Lofty the owl rescued by firefighters

'LOFTY' the owl got his feathers in a fluster when a not so wise move left him trapped and dangling upside down from a church door.The wild tawny owl became trapped by his claw in an apex of St Mary's Church at Great Henny, near Sudbury, as he swooped on a feed.

'LOFTY' the owl got his feathers in a fluster when a not so wise move left him trapped and dangling upside down from a church door.

The wild tawny owl became trapped by his claw in an apex of St Mary's Church at Great Henny, near Sudbury, as he swooped on a feed.

After spending hours trapped and distressed, Lofty was minutes from death, but the swift actions of firefighters and veterinary staff ensured a happy ending to the tale.

A Sudbury fire crew was called to the church early yesterday morning and carefully removed the bird, which was nicknamed Lofty by firefighters.


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Sudbury sub-officer John Bromley said: "When we arrived the owl was dangling upside down by one foot from the apex, I climbed the ladder and carefully removed it. At the time it was very, very distraught and weak and I don't think it had long left.

"I think it must have been chasing prey when its claw got stuck in a hole in the apex, and it simply couldn't move. I think the owl must have been there for hours because it was so distressed.

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"This is a very rare incident, in my 19 years in the fire service I have never had to rescue an owl, but it's things like this that make the job worth while. I am glad I helped save the bird and I hope to come back here to release it when it is fully recovered."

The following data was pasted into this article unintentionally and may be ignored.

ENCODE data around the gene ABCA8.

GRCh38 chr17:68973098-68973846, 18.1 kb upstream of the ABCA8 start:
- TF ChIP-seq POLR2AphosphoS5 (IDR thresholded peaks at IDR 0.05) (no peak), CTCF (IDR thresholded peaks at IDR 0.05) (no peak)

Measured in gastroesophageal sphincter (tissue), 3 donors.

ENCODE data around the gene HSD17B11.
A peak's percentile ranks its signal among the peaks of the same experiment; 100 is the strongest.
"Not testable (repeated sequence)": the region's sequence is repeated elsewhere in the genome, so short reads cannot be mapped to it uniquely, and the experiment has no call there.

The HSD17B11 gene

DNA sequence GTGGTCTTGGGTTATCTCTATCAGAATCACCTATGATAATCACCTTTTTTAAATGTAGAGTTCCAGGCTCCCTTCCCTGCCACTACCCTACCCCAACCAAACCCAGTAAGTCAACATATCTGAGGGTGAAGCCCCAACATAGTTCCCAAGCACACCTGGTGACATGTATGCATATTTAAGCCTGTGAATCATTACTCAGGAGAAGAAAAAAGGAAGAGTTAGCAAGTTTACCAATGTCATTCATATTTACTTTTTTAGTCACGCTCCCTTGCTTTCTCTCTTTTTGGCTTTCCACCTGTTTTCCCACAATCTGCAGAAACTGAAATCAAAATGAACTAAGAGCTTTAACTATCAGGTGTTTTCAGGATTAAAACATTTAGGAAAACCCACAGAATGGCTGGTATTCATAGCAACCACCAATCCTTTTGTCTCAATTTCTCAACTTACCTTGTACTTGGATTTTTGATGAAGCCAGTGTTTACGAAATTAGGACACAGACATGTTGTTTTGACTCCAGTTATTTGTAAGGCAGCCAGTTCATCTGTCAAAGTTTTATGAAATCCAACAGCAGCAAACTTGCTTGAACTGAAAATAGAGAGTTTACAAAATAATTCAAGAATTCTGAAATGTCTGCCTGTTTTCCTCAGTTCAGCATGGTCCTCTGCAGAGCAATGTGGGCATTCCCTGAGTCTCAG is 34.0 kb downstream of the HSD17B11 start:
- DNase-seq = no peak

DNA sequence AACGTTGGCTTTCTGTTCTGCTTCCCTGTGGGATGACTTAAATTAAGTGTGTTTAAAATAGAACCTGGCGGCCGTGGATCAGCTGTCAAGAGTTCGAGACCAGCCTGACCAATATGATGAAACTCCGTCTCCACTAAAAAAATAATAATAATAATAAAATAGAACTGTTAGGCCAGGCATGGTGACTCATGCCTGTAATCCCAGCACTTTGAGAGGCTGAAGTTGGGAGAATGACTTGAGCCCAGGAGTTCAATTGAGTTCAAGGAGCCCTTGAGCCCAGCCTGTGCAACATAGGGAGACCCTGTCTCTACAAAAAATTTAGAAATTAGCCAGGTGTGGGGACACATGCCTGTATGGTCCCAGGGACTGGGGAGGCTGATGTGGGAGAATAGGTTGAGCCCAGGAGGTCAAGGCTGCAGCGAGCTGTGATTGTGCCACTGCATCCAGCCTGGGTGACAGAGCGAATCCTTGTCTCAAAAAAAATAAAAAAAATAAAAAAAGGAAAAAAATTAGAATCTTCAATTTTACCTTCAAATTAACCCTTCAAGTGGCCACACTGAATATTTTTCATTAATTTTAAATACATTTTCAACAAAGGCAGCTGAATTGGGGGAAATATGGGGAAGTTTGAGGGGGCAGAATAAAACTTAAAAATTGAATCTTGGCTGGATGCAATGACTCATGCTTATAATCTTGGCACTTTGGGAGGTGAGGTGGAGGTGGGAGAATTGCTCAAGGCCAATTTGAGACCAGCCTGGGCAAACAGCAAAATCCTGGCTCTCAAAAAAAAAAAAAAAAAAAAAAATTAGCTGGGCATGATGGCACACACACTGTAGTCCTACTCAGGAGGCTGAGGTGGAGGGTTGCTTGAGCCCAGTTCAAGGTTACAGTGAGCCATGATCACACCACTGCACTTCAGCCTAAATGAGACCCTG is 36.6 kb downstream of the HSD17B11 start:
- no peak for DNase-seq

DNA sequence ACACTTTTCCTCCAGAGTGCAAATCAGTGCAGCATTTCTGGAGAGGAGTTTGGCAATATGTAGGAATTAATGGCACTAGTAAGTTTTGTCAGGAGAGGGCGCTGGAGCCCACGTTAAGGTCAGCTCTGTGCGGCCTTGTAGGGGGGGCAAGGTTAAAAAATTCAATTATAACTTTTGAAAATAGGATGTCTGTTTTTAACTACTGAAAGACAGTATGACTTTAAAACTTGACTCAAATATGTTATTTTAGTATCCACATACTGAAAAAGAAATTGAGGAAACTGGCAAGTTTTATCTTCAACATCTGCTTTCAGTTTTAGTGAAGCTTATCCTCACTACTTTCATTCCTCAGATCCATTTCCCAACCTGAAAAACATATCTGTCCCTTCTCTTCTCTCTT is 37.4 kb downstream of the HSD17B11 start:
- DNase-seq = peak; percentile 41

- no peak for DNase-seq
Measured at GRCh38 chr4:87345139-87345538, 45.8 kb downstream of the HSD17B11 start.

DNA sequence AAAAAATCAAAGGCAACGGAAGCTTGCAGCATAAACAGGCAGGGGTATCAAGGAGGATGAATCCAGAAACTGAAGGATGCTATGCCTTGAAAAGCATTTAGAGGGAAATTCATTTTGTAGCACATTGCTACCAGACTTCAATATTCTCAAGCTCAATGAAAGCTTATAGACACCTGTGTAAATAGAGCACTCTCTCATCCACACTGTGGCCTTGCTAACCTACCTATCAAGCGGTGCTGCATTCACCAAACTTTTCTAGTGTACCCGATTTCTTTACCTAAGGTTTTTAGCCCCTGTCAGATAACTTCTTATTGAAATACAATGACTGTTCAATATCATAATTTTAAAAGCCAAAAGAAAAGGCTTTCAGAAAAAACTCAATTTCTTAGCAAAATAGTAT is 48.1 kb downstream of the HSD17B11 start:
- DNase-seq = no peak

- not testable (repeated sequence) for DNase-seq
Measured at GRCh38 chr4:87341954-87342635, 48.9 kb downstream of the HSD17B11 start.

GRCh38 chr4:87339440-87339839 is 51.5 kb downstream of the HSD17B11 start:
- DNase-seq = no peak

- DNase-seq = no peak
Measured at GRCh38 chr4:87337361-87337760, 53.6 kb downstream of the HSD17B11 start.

Senior veterinary nurse Abi Button said: "When the owl first arrived it was very shaken and was dehydrated. We put it in bubble wrap to preserve its body heat and then into an oxygen chamber.

"We have been feeding it through a tube to ensure it has got enough fluids and have put it outside in a quiet area so it can recover from the shock.

"It also has some minor tissue injury on the leg that was trapped, but nothing serious. The next few days are crucial, but it seems to be making good progress and it should survive."

Once Lofty is strong enough, he will be moved to a rescue centre in Cambridge, which specialises in caring for birds of prey and it is hoped Lofty can be released into the wild next week.

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